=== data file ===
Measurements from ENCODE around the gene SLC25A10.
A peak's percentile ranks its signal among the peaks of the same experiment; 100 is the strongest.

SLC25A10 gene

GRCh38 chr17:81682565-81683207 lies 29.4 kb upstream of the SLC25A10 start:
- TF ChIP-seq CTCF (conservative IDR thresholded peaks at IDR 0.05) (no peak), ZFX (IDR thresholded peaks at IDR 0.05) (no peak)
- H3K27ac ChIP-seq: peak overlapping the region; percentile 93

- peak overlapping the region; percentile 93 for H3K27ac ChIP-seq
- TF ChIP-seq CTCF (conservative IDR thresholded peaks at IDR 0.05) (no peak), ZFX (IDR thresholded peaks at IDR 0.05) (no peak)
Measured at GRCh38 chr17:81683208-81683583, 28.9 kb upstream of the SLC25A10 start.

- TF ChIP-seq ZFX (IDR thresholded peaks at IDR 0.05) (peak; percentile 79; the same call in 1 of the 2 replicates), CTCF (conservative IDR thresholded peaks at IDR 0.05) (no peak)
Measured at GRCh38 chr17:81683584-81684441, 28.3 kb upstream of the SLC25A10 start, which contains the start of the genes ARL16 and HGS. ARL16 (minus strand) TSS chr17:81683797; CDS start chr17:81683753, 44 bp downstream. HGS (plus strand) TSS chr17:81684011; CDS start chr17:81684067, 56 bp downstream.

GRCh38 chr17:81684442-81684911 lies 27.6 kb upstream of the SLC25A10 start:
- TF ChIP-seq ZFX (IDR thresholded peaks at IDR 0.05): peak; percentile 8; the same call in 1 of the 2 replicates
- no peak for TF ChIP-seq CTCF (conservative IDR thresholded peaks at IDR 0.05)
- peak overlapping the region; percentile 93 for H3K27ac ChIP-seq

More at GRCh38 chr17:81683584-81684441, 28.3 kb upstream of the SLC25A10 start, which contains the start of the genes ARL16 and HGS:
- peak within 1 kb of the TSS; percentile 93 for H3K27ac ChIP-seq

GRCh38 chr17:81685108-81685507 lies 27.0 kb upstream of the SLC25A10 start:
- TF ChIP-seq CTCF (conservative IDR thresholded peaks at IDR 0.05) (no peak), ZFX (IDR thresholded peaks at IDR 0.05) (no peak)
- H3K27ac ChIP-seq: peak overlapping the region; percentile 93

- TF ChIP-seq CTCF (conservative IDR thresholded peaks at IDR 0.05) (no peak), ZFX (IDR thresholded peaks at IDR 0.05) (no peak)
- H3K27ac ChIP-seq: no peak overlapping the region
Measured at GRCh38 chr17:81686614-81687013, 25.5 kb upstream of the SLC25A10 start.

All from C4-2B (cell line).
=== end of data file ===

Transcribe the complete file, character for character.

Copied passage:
Measurements from ENCODE around the gene SLC25A10.
A peak's percentile ranks its signal among the peaks of the same experiment; 100 is the strongest.

SLC25A10 gene

GRCh38 chr17:81682565-81683207 lies 29.4 kb upstream of the SLC25A10 start:
- TF ChIP-seq CTCF (conservative IDR thresholded peaks at IDR 0.05) (no peak), ZFX (IDR thresholded peaks at IDR 0.05) (no peak)
- H3K27ac ChIP-seq: peak overlapping the region; percentile 93

- peak overlapping the region; percentile 93 for H3K27ac ChIP-seq
- TF ChIP-seq CTCF (conservative IDR thresholded peaks at IDR 0.05) (no peak), ZFX (IDR thresholded peaks at IDR 0.05) (no peak)
Measured at GRCh38 chr17:81683208-81683583, 28.9 kb upstream of the SLC25A10 start.

- TF ChIP-seq ZFX (IDR thresholded peaks at IDR 0.05) (peak; percentile 79; the same call in 1 of the 2 replicates), CTCF (conservative IDR thresholded peaks at IDR 0.05) (no peak)
Measured at GRCh38 chr17:81683584-81684441, 28.3 kb upstream of the SLC25A10 start, which contains the start of the genes ARL16 and HGS. ARL16 (minus strand) TSS chr17:81683797; CDS start chr17:81683753, 44 bp downstream. HGS (plus strand) TSS chr17:81684011; CDS start chr17:81684067, 56 bp downstream.

GRCh38 chr17:81684442-81684911 lies 27.6 kb upstream of the SLC25A10 start:
- TF ChIP-seq ZFX (IDR thresholded peaks at IDR 0.05): peak; percentile 8; the same call in 1 of the 2 replicates
- no peak for TF ChIP-seq CTCF (conservative IDR thresholded peaks at IDR 0.05)
- peak overlapping the region; percentile 93 for H3K27ac ChIP-seq

More at GRCh38 chr17:81683584-81684441, 28.3 kb upstream of the SLC25A10 start, which contains the start of the genes ARL16 and HGS:
- peak within 1 kb of the TSS; percentile 93 for H3K27ac ChIP-seq

GRCh38 chr17:81685108-81685507 lies 27.0 kb upstream of the SLC25A10 start:
- TF ChIP-seq CTCF (conservative IDR thresholded peaks at IDR 0.05) (no peak), ZFX (IDR thresholded peaks at IDR 0.05) (no peak)
- H3K27ac ChIP-seq: peak overlapping the region; percentile 93

- TF ChIP-seq CTCF (conservative IDR thresholded peaks at IDR 0.05) (no peak), ZFX (IDR thresholded peaks at IDR 0.05) (no peak)
- H3K27ac ChIP-seq: no peak overlapping the region
Measured at GRCh38 chr17:81686614-81687013, 25.5 kb upstream of the SLC25A10 start.

All from C4-2B (cell line).